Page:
There is no industry that remains untouched by technology. Digital advancements have seeped into every corner of every market across the globe. The energy industry is no different.
The innovations just keep on coming. This was highlighted yet again when Tesla CEO Elon Musk announced the introduction of the Tesla Powerwall last year.
The announcement was huge for energy industry leaders. A bona fide innovator in the automotive sector, Tesla has now firmly made a place for itself in the energy realm. A move that was cemented when the company chose to drop Motors from its name - now Tesla, Inc. - in pursuit of a more energy-focused purpose.
Fast forward to this year and the second generation of this home energy storage system (aptly named Powerwall 2) is now on the market. But what does Tesla's Powerwall mean for energy - and specifically New Zealand customers? And how does the device work in the first place? Let's take a closer look.
What does Tesla's Powerwall mean for NZ energy?
First things first: How does this affect you as a consumer and the NZ energy landscape as a whole?
On a broader scale, the Powerwall has the potential to decrease energy consumption on a national scale by reducing the wasted energy of individual households. It essentially functions as a storage unit for unused energy (more on this later). Conserving and then using energy that would otherwise be wasted can significantly reduce consumption rates as a whole.
The added benefit of reduced consumption for consumers (and their wallets) is a reduction in household energy costs. Powerwall can store energy at low usage times and then discharge the reserve at times of high activity. According to research by Lifehacker, using the Powerwall can save a single home about $1,375 annually.
The bottom line is that New Zealanders as a whole – business, government and consumers - can all positively benefit from the Powerwall if adoption rates were high. Lower consumption, lower bills and a greener environment.
How does it work?
Okay, so now that you know that that Powerwall has the potential to create a greener world while keeping more cash in your pocket - what is it exactly and how on earth does it work?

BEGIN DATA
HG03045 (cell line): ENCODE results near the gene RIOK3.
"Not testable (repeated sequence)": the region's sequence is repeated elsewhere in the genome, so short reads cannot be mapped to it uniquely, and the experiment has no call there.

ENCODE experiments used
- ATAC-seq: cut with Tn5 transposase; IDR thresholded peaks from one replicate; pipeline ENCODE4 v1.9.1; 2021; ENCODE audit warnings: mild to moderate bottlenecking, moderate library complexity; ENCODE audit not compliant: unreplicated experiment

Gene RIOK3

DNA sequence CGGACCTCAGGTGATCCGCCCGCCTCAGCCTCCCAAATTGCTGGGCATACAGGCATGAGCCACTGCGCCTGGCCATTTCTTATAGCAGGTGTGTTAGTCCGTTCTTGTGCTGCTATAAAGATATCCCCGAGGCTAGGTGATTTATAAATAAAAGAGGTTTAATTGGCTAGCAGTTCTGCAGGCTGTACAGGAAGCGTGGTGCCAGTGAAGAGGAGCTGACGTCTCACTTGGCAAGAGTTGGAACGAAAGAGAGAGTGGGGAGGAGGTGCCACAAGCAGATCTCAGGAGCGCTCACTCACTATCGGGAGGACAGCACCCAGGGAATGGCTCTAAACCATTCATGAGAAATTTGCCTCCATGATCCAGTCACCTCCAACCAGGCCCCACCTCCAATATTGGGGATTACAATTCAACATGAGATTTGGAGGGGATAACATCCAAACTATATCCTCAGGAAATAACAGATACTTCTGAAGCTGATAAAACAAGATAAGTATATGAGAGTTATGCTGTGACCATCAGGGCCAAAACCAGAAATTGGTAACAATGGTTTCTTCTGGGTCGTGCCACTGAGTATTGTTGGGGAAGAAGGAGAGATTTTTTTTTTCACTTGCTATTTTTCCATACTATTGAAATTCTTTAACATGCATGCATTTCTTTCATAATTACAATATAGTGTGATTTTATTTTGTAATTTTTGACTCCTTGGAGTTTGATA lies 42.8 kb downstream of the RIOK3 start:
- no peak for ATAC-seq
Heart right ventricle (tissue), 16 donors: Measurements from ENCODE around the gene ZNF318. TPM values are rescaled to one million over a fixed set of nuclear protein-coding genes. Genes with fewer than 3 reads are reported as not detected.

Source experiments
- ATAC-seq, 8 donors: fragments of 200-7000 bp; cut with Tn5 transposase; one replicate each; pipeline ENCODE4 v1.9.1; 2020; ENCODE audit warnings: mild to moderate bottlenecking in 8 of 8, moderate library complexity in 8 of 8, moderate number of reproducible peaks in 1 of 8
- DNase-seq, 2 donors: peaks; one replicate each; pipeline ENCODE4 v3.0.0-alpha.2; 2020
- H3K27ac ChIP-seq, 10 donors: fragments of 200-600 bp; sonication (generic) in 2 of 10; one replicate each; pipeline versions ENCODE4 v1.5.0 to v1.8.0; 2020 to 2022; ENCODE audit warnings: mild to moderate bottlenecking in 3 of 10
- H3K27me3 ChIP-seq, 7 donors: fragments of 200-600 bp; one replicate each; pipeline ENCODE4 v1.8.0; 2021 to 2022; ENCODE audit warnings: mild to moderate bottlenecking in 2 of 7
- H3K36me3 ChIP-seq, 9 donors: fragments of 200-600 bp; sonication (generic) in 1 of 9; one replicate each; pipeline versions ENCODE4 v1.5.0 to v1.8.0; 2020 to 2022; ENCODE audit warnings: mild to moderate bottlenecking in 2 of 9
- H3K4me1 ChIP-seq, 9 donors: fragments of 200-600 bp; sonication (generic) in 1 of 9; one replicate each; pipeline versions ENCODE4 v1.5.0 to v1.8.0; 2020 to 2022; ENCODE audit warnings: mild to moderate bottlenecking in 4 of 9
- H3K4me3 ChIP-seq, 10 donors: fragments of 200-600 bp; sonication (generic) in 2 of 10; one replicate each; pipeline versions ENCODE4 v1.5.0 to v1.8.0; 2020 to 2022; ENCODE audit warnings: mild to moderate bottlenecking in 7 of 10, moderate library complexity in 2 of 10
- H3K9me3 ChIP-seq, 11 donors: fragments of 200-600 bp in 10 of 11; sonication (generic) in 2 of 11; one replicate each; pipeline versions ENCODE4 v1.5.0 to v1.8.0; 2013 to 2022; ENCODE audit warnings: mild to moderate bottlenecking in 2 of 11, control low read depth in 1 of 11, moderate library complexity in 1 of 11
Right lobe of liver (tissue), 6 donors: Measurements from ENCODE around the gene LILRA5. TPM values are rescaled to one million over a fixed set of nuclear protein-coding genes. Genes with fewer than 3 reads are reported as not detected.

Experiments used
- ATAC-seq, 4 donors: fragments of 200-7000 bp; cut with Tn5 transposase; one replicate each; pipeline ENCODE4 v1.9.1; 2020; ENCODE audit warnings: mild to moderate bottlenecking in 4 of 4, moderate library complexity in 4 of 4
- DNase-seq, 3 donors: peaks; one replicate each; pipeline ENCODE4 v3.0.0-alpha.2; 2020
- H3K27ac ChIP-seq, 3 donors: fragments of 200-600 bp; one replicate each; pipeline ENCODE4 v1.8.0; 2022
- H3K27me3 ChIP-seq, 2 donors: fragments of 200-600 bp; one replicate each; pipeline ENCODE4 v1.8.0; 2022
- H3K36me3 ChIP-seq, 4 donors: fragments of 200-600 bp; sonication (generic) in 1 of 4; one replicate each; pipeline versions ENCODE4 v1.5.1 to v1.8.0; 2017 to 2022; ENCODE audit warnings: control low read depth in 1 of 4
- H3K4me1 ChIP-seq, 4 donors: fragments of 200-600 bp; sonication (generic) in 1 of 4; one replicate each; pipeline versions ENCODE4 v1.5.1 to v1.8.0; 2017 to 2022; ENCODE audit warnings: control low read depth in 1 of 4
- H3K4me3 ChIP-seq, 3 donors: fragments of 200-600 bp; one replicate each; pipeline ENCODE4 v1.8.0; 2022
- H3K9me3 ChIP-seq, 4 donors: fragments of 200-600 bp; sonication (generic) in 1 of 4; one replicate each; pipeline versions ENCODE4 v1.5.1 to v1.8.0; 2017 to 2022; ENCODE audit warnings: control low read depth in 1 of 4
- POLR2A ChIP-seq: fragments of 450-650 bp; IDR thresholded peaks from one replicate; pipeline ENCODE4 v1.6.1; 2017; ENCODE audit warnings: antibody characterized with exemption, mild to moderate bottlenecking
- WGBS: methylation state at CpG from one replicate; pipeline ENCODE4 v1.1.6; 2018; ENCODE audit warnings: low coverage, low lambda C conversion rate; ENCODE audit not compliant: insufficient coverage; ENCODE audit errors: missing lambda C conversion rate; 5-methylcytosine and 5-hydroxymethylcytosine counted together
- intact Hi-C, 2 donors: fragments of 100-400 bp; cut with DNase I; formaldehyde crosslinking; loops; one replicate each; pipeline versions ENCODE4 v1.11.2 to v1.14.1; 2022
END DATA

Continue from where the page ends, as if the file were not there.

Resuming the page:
In the words of Tesla the Powerwall is a rechargeable lithium-ion battery designed to store energy at a residential level for self-consumption of solar power generation, emergency backup power, load shifting and other applications.
For solar, the Powerwall is charged via solar electricity. When the solar energy surpasses the amount needed for the current electricity generation, it is stored in the Powerwall.
Powerwall can also store utility-supplied energy. As mentioned above, the device can automatically store excess energy during times of low activity to be called upon in times of high activity. It's a much more efficient approach to energy, resulting in less waste.
While it does house a sleek design, the small device can hold as much as 10 kilowatt hours of energy, according to the Scientific American. This is enough to power the average home for around 10 hours.
Perhaps one of the most unique features of the Powerwall is the ability to run off stored energy during outages. For solar consumers, this is a considerable change. According to the Scientific American, solar panels typically need to be disconnected from the grid during a power outage. However, with the Powerwall there is now a buffer. For utility consumers, this provides a much sleeker alternative to a large back-up generator.
What implications does this have for the energy landscape as a whole?
The introduction of the Powerwall to the energy landscape was big. During an event in the US, Musk expressed his belief that the device has the potential to change the "entire energy infrastructure of the world."
The major implications obviously stem from the potential of a decreased dependence on the grid and an increased level of energy efficiency. This doesn't mean an elimination of utility company functions rather a potential working relationship with modern power companies and Tesla. It seems as though this is the future Tesla intends for Powerwall as the company has a utility-grade option for it.
"For utility scale systems, 100 kWh battery blocks are grouped to scale from 500 kWh to 10 MWh+. These systems are capable of two-hour or four-hour continuous net discharge power using grid tied bi-directional inverters," explained Tesla in a press release.
"Systems support applications including peak shaving, load shifting and demand response for commercial customers while offering, renewable firming and a variety of grid services at utility scales."
Whatever way you look at it, Tesla has certainly shaken up the game with the introduction of Powerwall and Powerwall 2 and it will be interesting to continue to see whether this tech will be more readily adopted by consumers across the globe.